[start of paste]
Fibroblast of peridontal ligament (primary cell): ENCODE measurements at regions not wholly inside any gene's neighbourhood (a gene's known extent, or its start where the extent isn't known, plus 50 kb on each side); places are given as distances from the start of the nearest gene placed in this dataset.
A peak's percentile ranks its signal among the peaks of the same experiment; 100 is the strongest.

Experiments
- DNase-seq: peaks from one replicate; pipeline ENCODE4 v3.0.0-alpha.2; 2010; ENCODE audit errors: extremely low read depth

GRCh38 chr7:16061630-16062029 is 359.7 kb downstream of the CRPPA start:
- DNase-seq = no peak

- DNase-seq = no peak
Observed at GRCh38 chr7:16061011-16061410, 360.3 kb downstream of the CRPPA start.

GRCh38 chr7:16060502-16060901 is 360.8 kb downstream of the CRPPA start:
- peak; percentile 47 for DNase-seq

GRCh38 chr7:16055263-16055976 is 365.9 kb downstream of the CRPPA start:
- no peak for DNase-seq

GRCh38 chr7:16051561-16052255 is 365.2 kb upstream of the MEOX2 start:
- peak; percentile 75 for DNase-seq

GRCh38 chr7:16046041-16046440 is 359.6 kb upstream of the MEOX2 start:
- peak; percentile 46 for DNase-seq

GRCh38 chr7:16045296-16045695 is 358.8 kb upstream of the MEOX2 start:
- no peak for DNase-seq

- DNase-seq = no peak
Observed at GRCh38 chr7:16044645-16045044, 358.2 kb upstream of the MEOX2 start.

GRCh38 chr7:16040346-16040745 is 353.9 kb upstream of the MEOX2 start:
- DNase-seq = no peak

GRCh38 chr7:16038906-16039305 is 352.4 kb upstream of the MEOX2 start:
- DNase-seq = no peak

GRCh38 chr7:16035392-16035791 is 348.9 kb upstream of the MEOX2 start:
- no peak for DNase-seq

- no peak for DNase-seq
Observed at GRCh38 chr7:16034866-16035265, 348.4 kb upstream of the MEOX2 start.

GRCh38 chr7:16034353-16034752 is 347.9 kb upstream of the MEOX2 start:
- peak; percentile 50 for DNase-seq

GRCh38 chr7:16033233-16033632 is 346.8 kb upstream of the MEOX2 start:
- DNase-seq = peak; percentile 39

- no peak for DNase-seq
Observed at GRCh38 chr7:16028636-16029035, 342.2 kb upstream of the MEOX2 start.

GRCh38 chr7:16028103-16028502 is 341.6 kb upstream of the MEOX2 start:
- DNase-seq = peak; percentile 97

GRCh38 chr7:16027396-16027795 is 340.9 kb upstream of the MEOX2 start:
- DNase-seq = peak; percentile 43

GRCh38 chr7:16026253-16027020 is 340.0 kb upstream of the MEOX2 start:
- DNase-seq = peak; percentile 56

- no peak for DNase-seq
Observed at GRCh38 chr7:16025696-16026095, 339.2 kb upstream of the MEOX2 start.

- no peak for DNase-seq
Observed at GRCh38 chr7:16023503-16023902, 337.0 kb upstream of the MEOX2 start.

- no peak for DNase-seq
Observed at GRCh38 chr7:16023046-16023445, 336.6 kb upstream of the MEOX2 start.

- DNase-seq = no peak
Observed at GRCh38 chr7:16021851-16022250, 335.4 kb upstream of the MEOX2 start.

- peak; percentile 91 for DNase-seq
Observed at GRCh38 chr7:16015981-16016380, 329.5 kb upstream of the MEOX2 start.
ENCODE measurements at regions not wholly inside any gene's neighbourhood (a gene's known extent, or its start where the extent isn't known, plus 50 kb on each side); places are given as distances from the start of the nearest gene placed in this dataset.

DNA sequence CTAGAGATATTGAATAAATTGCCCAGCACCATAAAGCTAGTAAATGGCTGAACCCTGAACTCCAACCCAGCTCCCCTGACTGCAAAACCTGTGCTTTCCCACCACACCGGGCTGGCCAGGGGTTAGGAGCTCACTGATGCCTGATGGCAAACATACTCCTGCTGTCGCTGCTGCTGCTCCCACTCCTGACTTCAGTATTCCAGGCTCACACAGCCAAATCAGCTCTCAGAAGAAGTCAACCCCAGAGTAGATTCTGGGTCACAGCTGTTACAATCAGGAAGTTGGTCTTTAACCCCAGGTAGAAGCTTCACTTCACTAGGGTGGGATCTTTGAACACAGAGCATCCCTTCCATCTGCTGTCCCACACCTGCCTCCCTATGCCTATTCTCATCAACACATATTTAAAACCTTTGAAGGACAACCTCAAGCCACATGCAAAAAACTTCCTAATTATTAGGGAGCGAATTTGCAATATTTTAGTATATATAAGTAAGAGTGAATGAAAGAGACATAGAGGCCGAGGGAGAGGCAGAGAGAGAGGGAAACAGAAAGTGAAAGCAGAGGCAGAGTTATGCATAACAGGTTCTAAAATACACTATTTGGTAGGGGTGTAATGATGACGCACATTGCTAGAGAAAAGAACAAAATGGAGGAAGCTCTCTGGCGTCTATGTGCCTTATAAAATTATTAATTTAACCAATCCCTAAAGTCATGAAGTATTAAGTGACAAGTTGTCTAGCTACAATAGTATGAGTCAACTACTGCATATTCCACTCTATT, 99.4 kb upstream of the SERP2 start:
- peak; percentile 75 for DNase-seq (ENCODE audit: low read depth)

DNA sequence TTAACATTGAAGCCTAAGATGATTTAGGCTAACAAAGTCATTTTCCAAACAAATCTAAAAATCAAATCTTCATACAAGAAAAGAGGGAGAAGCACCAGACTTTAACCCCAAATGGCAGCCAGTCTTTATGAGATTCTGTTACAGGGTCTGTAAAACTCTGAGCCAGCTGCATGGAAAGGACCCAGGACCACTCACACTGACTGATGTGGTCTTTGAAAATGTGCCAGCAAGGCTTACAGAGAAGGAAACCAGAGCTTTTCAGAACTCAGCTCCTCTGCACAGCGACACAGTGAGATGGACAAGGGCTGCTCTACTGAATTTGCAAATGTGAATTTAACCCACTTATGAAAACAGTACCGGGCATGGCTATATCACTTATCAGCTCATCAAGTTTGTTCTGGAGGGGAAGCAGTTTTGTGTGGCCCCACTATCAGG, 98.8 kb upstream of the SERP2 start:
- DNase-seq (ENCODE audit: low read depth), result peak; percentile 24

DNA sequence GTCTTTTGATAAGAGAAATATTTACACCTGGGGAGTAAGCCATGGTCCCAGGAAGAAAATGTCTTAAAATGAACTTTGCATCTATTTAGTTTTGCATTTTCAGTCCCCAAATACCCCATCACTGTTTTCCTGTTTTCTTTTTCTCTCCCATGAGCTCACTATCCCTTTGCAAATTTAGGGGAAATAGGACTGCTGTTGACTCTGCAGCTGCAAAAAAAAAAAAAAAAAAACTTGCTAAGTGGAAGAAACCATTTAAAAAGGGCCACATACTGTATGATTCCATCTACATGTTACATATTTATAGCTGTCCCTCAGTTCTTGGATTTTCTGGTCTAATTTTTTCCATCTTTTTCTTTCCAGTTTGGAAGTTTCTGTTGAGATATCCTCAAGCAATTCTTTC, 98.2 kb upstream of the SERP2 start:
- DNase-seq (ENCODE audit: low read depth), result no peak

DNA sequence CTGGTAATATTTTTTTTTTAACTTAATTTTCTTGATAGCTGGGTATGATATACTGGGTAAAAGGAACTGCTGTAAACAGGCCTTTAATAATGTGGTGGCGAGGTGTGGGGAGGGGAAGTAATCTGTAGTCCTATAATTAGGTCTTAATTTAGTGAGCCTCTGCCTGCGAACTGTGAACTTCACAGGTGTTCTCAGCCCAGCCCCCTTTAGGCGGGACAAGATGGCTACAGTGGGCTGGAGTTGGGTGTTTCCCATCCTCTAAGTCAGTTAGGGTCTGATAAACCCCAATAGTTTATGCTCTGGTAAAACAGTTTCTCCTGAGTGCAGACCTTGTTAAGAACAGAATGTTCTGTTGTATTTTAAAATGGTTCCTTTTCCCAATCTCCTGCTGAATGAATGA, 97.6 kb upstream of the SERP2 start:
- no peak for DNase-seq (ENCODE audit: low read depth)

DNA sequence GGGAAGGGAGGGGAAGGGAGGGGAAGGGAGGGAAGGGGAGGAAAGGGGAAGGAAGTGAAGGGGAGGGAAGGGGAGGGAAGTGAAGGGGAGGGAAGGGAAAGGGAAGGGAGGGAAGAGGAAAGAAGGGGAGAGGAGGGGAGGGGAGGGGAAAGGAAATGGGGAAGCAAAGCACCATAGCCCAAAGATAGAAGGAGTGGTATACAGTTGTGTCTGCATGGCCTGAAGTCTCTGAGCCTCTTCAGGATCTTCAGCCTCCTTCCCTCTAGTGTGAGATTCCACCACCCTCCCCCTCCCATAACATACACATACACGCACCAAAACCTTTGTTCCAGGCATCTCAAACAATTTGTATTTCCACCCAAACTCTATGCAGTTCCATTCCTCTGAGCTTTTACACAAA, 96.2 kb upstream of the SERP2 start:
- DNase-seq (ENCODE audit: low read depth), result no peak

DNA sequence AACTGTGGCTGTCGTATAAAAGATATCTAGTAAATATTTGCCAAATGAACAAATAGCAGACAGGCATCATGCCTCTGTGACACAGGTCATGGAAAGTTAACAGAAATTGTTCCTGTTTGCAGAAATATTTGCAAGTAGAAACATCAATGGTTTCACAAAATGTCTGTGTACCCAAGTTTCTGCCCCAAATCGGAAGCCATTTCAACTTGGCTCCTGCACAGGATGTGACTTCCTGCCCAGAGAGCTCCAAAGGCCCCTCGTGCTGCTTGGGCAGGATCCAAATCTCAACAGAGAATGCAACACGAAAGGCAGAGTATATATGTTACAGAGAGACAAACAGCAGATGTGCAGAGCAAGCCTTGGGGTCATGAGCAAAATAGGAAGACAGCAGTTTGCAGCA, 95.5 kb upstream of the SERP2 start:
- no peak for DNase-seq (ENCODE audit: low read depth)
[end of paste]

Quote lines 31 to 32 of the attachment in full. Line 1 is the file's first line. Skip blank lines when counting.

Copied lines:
GRCh38 chr7:16033233-16033632 is 346.8 kb upstream of the MEOX2 start:
- DNase-seq = peak; percentile 39